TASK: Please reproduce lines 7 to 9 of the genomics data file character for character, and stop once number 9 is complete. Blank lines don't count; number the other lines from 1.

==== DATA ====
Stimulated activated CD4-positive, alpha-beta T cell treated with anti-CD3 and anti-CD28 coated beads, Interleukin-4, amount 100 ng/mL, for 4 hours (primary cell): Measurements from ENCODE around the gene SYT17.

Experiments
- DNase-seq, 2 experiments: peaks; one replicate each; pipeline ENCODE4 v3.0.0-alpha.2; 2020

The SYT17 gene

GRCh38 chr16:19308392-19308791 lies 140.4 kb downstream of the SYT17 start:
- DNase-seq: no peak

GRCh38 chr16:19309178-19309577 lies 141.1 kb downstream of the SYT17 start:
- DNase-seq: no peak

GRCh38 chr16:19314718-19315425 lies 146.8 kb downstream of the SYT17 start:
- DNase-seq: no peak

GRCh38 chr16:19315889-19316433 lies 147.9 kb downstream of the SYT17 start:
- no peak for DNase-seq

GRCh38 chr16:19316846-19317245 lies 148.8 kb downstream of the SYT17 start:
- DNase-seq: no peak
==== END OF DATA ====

GRCh38 chr16:19309178-19309577 lies 141.1 kb downstream of the SYT17 start:
- DNase-seq: no peak

GRCh38 chr16:19314718-19315425 lies 146.8 kb downstream of the SYT17 start: